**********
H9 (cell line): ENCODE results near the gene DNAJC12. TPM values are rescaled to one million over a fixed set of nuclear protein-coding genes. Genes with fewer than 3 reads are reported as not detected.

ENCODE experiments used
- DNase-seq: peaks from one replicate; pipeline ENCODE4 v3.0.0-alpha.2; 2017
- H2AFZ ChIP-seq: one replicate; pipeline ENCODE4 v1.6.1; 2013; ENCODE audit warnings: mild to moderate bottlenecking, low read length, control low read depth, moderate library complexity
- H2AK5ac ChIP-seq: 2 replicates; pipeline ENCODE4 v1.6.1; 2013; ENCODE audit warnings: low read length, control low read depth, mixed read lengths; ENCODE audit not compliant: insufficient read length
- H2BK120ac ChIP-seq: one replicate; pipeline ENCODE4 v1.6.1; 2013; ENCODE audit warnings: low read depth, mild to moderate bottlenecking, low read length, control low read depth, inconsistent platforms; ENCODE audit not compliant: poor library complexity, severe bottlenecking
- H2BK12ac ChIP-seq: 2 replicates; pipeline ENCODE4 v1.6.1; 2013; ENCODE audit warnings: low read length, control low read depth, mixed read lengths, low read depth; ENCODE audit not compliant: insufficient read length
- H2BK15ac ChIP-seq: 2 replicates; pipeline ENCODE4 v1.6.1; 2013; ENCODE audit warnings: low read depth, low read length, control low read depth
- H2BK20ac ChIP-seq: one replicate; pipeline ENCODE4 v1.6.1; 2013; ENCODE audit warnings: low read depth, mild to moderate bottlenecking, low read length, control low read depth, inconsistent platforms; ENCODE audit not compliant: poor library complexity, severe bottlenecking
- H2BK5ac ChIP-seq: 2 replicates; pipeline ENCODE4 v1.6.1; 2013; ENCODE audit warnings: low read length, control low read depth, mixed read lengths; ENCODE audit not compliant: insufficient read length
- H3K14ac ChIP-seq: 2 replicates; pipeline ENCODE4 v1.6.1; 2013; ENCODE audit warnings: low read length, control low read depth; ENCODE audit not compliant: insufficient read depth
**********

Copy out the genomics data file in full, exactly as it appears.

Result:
H9 (cell line): ENCODE results near the gene DNAJC12. TPM values are rescaled to one million over a fixed set of nuclear protein-coding genes. Genes with fewer than 3 reads are reported as not detected.

ENCODE experiments used
- DNase-seq: peaks from one replicate; pipeline ENCODE4 v3.0.0-alpha.2; 2017
- H2AFZ ChIP-seq: one replicate; pipeline ENCODE4 v1.6.1; 2013; ENCODE audit warnings: mild to moderate bottlenecking, low read length, control low read depth, moderate library complexity
- H2AK5ac ChIP-seq: 2 replicates; pipeline ENCODE4 v1.6.1; 2013; ENCODE audit warnings: low read length, control low read depth, mixed read lengths; ENCODE audit not compliant: insufficient read length
- H2BK120ac ChIP-seq: one replicate; pipeline ENCODE4 v1.6.1; 2013; ENCODE audit warnings: low read depth, mild to moderate bottlenecking, low read length, control low read depth, inconsistent platforms; ENCODE audit not compliant: poor library complexity, severe bottlenecking
- H2BK12ac ChIP-seq: 2 replicates; pipeline ENCODE4 v1.6.1; 2013; ENCODE audit warnings: low read length, control low read depth, mixed read lengths, low read depth; ENCODE audit not compliant: insufficient read length
- H2BK15ac ChIP-seq: 2 replicates; pipeline ENCODE4 v1.6.1; 2013; ENCODE audit warnings: low read depth, low read length, control low read depth
- H2BK20ac ChIP-seq: one replicate; pipeline ENCODE4 v1.6.1; 2013; ENCODE audit warnings: low read depth, mild to moderate bottlenecking, low read length, control low read depth, inconsistent platforms; ENCODE audit not compliant: poor library complexity, severe bottlenecking
- H2BK5ac ChIP-seq: 2 replicates; pipeline ENCODE4 v1.6.1; 2013; ENCODE audit warnings: low read length, control low read depth, mixed read lengths; ENCODE audit not compliant: insufficient read length
- H3K14ac ChIP-seq: 2 replicates; pipeline ENCODE4 v1.6.1; 2013; ENCODE audit warnings: low read length, control low read depth; ENCODE audit not compliant: insufficient read depth